The creation of a new generation of major marine reserves will require innovative new monitoring techniques to understand the impact of these reserves on oceanic biodiversity, according to a new study led by The University of Western Australia.
The research, carried out in partnership with Zoological Society of London and the Swiss-based philanthropic Bertarelli Foundation, has been published in the journal Biological Reviews.
Study co-author Professor Jessica Meeuwig, from UWA’s Oceans Institute, said while banning commercial fishing in marine reserves was a positive step towards rehabilitating troubled ocean ecosystems, it raised fresh problems for conservationists trying to monitor marine biodiversity with any degree of accuracy.
“If we look at species such as oceanic sharks, tunas and billfish, most of what we know about these iconic creatures actually comes from decades of commercial fishing records,” Professor Meeuwig said.
Mega marine reserves have recently been established in areas including Chagos, Chile and New Zealand.
The report identifies potential alternatives to commercial fishing records, including harnessing emerging technologies such as underwater action cameras as well as established methods such as acoustic echo-location to provide non-lethal monitoring of wildlife within these vast new ocean sanctuaries.
“While the role of marine reserves in protecting coastal ecosystems is now well understood, far less is known about the impact of their deep-water equivalents on highly migratory species like sharks and tuna, which often roam across entire ocean basins,” Professor Meeuwig said.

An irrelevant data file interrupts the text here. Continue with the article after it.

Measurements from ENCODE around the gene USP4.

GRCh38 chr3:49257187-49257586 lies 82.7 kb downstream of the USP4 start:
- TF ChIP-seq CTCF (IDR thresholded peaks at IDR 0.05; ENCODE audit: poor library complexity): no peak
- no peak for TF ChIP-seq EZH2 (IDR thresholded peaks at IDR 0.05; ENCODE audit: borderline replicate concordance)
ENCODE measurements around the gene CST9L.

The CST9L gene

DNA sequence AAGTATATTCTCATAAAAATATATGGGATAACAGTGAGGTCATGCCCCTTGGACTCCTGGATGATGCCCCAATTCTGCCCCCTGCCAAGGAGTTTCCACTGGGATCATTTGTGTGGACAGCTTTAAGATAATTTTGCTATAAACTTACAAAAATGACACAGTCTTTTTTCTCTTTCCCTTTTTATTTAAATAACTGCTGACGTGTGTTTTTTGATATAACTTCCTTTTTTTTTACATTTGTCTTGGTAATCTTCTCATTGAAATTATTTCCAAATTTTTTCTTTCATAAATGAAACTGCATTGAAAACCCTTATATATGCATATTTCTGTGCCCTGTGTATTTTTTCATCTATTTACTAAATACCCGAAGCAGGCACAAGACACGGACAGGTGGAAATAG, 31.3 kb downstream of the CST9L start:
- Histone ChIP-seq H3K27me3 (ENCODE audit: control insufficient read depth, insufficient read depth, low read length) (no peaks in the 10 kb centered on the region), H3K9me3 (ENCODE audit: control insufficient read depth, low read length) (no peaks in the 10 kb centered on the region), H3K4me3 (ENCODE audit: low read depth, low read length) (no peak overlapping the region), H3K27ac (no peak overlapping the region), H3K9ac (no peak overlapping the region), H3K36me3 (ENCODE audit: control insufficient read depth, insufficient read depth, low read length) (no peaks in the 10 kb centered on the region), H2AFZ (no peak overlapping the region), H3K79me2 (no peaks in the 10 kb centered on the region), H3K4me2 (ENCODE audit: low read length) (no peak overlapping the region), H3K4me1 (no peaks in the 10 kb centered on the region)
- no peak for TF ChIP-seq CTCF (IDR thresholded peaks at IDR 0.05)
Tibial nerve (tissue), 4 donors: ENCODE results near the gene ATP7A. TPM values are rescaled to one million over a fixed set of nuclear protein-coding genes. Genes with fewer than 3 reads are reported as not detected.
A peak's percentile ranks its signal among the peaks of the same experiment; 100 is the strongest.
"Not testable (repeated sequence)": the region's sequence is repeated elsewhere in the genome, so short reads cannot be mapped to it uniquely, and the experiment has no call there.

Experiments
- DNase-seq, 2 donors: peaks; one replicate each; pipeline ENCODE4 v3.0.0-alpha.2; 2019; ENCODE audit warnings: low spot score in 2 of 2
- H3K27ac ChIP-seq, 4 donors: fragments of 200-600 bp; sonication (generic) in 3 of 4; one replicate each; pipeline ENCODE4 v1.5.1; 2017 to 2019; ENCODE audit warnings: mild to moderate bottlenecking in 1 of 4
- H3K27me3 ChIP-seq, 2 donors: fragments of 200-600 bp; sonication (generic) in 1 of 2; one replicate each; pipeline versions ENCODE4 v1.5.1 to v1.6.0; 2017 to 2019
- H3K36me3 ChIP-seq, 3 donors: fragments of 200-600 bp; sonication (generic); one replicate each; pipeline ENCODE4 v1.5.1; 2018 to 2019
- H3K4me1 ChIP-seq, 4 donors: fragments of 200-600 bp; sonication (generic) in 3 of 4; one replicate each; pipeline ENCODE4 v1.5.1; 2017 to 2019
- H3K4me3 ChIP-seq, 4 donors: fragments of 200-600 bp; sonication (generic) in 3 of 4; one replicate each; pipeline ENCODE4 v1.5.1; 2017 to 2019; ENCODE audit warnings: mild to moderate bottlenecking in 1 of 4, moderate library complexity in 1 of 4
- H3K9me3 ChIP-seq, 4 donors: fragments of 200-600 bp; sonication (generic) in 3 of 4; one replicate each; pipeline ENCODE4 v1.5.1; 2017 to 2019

“If we are to demonstrate the success of these new sanctuaries, we need to think outside the box to devise effective, non-lethal monitoring techniques in areas where fishing is banned.”
Other announcements following the Chagos reserve include the 620,000sqkm Kermadec Ocean Sanctuary, announced by the New Zealand government in September 2015, and the even larger 631,368sqkm Easter Island Marine Reserve, plans for which were unveiled by the Chilean government the following month.
“In order to find out if marine reserves are doing their job, we need to be able to answer questions like how many fish are out there and are their numbers and sizes increasing now they’re under formal protection,” Professor Meeuwig said.
“Thanks to the techniques explored during this study, we can now confidently say we’ve identified a multi-faceted approach that will help conservationists to answer these questions at relatively low cost and without causing any harm to the animals in question.”
Professor Jessica Meeuwig (UWA Oceans Institute) (+61 4) 40 024 999
David Stacey (UWA Media and Public Relations Manager) (+61 8) 6488 3229 / (+61 4) 32 637 716